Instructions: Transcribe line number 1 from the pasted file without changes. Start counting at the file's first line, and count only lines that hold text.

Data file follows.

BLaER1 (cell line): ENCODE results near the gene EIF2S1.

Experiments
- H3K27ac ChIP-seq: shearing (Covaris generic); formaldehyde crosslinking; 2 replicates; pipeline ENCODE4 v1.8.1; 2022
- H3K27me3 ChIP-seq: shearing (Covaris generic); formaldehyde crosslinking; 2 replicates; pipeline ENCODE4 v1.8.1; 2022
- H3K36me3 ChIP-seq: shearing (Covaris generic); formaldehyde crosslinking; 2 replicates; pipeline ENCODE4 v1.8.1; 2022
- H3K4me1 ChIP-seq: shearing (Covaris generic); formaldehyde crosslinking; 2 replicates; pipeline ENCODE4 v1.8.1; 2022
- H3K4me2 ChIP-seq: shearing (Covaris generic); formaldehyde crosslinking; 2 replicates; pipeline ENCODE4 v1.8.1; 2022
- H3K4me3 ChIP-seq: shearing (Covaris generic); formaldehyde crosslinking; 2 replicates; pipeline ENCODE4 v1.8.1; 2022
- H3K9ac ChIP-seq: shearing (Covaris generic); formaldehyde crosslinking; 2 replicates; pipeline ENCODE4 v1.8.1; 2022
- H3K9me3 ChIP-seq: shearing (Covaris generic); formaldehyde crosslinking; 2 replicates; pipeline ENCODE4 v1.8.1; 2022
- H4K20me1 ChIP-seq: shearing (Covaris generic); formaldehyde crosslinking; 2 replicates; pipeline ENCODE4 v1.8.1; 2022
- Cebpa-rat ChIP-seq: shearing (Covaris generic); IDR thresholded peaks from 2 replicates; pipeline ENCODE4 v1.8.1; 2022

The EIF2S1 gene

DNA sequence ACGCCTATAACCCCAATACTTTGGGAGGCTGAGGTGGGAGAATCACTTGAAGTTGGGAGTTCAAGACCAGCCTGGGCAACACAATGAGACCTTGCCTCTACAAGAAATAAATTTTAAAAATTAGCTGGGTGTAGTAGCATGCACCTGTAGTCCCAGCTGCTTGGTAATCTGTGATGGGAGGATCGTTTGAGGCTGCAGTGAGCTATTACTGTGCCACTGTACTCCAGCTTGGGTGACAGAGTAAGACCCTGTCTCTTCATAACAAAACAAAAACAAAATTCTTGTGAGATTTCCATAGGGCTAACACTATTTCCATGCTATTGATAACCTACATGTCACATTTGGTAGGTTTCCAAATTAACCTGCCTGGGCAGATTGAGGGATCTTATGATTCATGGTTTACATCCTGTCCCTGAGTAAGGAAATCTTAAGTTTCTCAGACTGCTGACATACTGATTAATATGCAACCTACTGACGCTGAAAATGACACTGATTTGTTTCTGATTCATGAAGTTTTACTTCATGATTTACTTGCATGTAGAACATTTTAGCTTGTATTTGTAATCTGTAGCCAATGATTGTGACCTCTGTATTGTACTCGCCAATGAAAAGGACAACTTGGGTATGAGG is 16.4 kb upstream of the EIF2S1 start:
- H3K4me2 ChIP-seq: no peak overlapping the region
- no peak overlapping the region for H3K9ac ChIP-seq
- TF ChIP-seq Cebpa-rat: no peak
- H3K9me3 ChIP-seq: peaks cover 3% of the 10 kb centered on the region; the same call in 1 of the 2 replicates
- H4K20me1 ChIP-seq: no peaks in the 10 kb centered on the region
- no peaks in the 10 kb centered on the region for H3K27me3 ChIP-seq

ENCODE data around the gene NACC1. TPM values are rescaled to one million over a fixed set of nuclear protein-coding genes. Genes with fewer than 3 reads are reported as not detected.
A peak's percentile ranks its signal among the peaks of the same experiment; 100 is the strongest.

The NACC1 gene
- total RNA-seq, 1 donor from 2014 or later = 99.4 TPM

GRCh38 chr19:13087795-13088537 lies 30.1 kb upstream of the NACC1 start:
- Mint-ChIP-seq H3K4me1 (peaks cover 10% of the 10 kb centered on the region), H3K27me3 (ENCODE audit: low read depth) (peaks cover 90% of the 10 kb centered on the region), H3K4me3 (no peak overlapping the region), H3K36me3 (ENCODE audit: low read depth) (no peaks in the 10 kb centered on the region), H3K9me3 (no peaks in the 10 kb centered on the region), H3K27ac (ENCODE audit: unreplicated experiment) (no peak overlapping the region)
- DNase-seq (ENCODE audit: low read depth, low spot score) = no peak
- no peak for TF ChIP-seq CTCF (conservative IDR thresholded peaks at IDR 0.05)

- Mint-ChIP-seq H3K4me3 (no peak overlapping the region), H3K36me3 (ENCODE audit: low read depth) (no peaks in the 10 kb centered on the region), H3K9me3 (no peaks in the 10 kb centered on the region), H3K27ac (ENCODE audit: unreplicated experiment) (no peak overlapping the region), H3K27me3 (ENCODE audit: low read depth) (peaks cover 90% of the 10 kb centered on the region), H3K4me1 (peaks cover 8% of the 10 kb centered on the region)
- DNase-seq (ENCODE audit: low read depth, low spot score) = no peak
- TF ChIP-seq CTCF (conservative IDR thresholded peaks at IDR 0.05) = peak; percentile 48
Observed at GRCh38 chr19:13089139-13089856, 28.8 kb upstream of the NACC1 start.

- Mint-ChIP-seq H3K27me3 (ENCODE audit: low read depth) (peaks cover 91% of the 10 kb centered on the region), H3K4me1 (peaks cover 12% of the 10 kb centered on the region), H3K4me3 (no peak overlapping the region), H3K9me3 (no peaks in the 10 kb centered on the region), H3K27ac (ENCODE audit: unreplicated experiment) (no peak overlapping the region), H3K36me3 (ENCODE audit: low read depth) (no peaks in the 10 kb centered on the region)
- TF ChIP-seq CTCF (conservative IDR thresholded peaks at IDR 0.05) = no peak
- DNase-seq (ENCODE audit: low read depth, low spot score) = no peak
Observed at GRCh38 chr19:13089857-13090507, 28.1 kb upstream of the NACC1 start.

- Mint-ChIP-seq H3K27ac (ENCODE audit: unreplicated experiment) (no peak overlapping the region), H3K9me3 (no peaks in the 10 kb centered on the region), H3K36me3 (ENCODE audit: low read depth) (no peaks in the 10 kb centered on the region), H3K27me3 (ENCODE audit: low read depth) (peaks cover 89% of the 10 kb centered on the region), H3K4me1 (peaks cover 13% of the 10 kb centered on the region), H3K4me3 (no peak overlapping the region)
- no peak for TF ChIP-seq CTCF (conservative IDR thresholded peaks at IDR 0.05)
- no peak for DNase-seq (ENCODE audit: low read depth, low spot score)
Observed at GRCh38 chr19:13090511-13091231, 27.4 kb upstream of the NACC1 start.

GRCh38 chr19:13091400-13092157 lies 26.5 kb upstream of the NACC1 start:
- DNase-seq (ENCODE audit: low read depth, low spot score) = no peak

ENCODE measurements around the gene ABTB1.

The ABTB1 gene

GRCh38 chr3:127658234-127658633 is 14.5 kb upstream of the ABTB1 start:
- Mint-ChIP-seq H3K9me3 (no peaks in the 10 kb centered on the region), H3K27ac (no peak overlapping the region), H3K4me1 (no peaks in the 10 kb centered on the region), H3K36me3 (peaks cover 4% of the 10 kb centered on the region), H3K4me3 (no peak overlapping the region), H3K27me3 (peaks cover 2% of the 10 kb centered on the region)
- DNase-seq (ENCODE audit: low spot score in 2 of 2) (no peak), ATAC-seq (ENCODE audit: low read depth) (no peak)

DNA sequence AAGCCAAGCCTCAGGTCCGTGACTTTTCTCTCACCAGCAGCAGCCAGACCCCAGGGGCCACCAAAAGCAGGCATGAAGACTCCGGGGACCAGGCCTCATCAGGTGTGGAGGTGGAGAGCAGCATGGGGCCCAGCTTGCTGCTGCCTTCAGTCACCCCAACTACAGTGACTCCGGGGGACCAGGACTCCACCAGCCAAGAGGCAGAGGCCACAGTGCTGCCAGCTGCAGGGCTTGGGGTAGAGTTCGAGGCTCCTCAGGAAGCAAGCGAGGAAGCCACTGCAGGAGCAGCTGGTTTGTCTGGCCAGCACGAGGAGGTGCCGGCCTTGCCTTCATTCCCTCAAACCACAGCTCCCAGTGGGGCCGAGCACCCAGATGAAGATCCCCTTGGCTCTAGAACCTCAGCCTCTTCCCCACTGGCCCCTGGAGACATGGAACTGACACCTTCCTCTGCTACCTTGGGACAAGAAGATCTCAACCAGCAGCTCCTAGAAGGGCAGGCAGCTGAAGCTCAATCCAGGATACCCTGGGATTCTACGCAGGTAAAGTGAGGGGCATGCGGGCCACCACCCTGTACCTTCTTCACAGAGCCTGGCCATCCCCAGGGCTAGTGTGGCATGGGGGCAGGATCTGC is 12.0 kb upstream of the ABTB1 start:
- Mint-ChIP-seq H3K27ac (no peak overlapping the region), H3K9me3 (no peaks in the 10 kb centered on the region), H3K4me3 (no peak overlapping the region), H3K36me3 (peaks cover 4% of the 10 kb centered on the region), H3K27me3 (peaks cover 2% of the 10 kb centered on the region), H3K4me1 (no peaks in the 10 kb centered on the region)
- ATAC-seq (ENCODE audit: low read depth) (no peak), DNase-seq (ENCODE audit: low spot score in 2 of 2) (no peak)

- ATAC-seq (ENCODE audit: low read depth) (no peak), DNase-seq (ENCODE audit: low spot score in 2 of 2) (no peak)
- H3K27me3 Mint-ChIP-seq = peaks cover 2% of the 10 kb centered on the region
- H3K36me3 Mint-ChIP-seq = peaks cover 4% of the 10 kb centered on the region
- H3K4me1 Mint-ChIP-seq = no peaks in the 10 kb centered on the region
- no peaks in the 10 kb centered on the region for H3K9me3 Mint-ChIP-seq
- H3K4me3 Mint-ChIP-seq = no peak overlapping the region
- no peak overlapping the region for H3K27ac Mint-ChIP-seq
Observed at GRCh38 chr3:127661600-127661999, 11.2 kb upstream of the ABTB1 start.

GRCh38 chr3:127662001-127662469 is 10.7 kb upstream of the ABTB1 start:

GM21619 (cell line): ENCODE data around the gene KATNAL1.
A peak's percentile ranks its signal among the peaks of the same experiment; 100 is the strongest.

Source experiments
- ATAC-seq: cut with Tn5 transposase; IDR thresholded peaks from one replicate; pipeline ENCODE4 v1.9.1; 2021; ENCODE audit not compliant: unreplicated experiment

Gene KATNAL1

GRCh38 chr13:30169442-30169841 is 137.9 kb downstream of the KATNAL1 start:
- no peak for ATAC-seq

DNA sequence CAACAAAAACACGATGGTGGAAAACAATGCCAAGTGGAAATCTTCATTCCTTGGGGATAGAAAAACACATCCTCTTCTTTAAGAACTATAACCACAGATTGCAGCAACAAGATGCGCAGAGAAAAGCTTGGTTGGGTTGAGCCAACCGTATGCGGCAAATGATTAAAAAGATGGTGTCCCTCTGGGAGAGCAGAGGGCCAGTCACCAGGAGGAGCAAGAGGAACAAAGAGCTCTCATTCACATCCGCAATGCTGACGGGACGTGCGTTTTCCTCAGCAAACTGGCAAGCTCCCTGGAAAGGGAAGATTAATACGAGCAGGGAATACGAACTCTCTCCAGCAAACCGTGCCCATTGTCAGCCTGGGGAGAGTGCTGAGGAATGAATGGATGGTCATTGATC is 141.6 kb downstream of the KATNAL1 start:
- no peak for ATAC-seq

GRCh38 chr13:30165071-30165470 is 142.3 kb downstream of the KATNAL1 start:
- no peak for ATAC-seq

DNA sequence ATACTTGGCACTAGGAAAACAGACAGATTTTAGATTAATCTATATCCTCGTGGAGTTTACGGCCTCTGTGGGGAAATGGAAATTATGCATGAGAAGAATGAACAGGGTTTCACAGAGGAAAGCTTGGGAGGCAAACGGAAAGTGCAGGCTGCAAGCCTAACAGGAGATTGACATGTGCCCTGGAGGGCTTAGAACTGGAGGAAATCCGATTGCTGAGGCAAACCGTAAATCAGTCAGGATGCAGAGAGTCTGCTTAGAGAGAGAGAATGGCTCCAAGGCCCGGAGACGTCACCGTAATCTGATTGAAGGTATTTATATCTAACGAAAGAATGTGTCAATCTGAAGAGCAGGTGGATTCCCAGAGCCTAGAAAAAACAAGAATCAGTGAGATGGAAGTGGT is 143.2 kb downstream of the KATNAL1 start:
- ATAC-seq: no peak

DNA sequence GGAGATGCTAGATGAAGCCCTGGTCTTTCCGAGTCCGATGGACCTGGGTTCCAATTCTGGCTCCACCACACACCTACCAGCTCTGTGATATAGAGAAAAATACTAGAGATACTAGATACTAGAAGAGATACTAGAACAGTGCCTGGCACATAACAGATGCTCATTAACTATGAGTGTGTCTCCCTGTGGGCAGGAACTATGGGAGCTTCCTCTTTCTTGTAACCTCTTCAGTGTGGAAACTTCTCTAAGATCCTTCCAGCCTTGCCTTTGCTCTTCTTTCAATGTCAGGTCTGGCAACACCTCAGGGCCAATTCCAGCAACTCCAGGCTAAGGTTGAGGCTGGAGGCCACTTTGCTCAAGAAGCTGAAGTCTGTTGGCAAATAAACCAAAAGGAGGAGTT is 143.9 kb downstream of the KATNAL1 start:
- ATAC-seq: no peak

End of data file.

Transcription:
BLaER1 (cell line): ENCODE results near the gene EIF2S1.